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Legislative history in Spain

Legislative history regarding the protection of underwater cultural heritage dates back to the mid-18th century. Although it was common, since the 16th century, to search for the remains of Spanish shipwrecks (in order to recover the cargo), it was not until 1752 when the first legislative milestone occurred, spurred by the construction of the military arsenal in Cartagena. The need to protect discovered archaeological remains led the Marquis de la Ensenada to champion the approval of the Royal Order of 8 April 1752 for the protection and conservation of antiquities found during construction work in ports, and stating that such items should be sent to the Royal Academy of History.

The Marquis de la Ensenada championed the Royal Order of 8 April, which highlighted the concern shown for archaeological discoveries. It set out that if, during work on the docks, any archaeological object or fragment appeared, it should be sent to the Court to be studied.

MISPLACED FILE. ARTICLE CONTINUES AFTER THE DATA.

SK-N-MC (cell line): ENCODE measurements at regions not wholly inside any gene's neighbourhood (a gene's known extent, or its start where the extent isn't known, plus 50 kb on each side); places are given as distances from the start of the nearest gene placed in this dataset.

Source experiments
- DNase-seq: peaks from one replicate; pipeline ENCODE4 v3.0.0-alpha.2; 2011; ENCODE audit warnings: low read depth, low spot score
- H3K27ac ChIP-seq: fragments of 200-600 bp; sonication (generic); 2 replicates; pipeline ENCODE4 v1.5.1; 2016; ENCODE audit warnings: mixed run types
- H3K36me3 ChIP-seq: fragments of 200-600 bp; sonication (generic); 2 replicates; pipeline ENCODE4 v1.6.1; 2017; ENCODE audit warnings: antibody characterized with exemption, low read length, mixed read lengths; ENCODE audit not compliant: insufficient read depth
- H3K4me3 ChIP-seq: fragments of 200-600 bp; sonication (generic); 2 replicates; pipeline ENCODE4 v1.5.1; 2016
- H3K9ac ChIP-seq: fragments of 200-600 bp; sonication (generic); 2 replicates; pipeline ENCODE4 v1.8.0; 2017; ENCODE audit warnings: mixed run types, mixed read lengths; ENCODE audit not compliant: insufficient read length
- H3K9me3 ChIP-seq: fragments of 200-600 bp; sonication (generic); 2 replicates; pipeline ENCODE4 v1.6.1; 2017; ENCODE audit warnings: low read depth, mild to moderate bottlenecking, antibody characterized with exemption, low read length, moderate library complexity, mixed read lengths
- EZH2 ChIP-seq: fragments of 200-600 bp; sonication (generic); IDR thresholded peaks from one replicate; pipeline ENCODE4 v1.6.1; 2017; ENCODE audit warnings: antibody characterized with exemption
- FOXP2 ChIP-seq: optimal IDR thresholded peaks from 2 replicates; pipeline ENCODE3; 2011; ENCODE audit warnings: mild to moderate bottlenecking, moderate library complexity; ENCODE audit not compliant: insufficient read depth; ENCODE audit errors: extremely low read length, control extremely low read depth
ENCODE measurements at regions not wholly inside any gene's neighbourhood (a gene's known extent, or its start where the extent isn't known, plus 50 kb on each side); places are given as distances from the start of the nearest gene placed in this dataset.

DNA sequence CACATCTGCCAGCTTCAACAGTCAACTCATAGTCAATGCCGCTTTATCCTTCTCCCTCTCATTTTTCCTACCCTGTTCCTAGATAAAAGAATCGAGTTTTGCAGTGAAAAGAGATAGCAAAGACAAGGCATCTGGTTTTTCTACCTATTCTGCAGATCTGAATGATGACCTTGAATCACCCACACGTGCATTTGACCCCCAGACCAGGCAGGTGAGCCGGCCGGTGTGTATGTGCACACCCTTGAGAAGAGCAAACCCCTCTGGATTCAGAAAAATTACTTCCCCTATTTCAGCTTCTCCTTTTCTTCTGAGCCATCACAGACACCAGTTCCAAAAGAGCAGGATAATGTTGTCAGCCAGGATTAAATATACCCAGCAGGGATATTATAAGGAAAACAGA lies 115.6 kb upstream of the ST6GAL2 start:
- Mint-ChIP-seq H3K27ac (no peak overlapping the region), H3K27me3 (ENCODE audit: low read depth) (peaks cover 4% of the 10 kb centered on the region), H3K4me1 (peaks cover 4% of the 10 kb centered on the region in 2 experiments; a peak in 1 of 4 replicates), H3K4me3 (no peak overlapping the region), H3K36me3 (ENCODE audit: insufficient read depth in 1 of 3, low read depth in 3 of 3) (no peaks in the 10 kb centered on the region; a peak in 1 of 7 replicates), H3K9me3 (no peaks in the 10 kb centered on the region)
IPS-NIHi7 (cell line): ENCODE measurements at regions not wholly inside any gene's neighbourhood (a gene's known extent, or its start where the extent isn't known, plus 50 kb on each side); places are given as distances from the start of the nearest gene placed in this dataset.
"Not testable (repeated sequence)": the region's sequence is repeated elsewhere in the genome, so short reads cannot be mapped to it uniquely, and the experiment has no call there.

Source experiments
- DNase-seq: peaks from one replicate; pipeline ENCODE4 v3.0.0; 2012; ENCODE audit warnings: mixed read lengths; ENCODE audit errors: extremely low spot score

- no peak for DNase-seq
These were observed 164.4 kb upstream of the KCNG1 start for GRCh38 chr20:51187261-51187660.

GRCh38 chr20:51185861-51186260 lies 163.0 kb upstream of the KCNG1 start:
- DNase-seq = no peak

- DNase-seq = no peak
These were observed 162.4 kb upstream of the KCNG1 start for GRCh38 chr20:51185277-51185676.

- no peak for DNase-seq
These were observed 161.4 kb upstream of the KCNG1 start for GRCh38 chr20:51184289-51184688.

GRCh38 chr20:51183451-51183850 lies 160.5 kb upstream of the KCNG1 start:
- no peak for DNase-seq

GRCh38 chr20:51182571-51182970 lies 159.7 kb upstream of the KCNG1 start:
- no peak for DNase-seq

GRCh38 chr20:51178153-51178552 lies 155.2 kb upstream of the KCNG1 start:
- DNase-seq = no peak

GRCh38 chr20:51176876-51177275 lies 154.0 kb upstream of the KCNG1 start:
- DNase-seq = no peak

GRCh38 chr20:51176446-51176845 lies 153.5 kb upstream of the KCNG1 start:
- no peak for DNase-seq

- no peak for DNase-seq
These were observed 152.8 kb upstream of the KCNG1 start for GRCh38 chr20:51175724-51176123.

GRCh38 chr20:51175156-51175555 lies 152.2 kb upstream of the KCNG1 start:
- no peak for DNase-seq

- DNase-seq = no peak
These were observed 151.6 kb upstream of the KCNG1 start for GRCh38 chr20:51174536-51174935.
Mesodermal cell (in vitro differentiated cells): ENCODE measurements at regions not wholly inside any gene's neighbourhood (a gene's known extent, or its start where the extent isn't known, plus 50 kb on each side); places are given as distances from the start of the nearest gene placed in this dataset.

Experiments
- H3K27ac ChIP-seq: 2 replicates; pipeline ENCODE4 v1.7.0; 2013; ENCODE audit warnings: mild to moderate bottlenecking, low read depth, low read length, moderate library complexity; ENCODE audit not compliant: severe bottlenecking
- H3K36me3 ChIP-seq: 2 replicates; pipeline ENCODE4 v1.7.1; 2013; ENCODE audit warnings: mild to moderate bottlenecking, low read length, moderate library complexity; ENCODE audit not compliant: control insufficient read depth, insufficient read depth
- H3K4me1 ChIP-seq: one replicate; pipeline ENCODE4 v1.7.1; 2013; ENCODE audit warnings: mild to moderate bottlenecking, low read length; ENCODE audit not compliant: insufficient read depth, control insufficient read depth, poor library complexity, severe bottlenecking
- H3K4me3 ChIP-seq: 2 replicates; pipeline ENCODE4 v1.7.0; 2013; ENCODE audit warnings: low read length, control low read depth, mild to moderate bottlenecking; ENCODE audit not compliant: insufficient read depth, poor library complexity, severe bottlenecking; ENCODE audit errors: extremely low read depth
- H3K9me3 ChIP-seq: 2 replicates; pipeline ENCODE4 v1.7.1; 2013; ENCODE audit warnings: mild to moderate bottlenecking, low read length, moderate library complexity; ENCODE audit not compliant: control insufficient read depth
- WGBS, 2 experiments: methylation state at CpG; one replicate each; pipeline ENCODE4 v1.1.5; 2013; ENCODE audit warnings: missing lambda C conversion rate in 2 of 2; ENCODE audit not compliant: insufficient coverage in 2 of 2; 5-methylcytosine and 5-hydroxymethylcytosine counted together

The following notable legislative milestones , which took into account the need to preserve and protect archaeological heritage, took place in the 20th century. The first notable event was the publication of the Archaeological Excavations Act of 1911, and implemented by Regulation in 1912. Next, in 1933, a true milestone for the protection of Spanish cultural heritage was enacted: the Law on National Artistic Heritage. Concern for the protection of archaeological heritage was manifested by the creation of the General Commission for Excavations in 1940, under the Department of Fine Arts. This was expanded in 1947 by the Ministry of the Navy publication of the ministerial order regarding "underwater archaeological finds", whose aim was to bring together the efforts of both the General Commission for Excavations and the Navy.

Later in the 20th century, Decree 2055/1969, which regulated the exercise of underwater activities, set out that any diver who found submerged objects of possible archaeological value was obliged to notify the authorities. It stated that any materials found had to be handed over to the Local Office of the Ministry of Education and Science. The following year, the Board for Underwater Archaeological Excavations was created and established via Decree 3196/1970. The main missions of this body were to promote, study, advise, coordinate, unify and ensure the safety of all underwater archaeological activities taking place in the waters of ports, harbours, inlets and territorial sea in the maritime province of Cartagena.